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Using robots to study evolution

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Posted April 15, 2014
Using robots to study evolution
A new paper by OIST’s Neural Computation Unit has demonstrated the usefulness of robots in studying evolution. Published in PLOS ONE, Stefan Elfwing, a researcher in Professor Kenji Doya’s Unit, has successfully used a colony of rodent-like robots to watch different mating strategies evolve. The work not only generated interesting and unexpected results, but it has also helped validate the use of robots in the study of evolution.

Males and females of different species have different strategies of attracting and selecting mating partners. Evolutionary theory suggests that only one distinct phenotype, in this case referring to mating strategy, should exist within a population. This is because natural selection dictates only the best strategy will survive. However, in nature, we see polymorphic mating strategies, meaning there are multiple ways of mating within one population. How these different mating strategies evolved is debated among evolutionary biologists. Studying the evolution of such behaviors in living populations of complex animals is exceedingly difficult. By using robots and computer simulation, Dr. Elfwing is able to watch evolution happen over 1,000 generations in a short period of time, something that is impossible to do in live animals. This is why some scientists have turned to robots to study evolution and see if they can understand how different behavioral strategies develop within a population.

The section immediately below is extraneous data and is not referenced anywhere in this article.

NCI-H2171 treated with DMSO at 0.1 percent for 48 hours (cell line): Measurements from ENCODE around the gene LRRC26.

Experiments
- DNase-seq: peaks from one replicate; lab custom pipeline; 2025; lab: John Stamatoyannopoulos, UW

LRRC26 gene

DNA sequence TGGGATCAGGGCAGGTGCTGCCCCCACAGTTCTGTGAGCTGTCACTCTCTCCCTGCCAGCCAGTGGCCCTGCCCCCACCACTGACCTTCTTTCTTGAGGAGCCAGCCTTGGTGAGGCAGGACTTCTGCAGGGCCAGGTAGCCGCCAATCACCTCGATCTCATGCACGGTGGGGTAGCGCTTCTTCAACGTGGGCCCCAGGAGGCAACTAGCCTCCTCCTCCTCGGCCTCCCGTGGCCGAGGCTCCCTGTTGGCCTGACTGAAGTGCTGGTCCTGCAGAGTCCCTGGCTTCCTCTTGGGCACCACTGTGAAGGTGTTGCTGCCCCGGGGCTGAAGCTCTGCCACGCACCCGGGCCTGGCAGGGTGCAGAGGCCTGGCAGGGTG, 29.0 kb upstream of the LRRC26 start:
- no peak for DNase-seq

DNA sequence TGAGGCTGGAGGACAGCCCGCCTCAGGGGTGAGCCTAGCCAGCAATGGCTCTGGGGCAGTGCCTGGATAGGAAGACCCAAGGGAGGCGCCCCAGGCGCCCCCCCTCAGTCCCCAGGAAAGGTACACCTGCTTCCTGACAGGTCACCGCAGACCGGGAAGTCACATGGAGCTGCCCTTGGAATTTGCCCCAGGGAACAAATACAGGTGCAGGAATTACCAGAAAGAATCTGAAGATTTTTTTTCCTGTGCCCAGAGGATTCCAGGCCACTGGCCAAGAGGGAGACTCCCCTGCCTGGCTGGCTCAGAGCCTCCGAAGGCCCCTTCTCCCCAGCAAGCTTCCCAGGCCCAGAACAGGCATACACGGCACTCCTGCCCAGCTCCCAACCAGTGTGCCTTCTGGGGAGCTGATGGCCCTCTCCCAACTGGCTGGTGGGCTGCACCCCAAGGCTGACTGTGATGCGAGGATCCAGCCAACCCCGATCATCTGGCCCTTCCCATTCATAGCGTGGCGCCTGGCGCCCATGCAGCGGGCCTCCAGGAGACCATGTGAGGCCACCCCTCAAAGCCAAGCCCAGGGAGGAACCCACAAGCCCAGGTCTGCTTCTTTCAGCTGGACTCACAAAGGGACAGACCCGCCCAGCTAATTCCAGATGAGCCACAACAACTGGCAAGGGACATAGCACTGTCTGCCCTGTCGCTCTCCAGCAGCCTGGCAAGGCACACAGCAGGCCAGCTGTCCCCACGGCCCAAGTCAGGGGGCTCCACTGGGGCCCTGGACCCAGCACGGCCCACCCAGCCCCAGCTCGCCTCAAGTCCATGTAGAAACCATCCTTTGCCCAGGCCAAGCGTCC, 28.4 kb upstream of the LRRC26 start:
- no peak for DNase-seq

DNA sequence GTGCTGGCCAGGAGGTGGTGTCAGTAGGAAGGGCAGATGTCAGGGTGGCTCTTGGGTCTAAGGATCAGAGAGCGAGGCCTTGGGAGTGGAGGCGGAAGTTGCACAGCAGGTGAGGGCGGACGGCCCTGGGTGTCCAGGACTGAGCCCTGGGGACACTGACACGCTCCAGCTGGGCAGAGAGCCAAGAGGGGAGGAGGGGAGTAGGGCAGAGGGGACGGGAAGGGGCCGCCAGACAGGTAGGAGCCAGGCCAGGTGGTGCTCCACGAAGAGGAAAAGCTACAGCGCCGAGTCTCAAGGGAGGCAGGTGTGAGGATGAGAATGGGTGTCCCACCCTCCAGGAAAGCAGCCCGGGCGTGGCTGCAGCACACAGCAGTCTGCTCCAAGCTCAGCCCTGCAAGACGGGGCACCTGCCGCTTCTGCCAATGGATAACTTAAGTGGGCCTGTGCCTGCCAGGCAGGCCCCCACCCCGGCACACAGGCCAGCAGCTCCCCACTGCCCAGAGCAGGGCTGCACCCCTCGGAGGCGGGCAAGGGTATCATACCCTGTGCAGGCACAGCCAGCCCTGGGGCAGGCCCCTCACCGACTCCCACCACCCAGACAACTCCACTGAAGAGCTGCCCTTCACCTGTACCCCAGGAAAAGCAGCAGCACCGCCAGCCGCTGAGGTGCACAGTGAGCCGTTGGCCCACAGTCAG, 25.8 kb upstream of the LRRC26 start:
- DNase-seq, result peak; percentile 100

Dr. Elfwing programmed a small colony of Cyber Rodent robots, which have two wheels, a camera to detect batteries and other robots, electrode teeth to recharge from batteries, and an infrared port for ‘mating,’ which is to copy their ‘genes,’or the essential parameters of the program

Read more at: Phys.org

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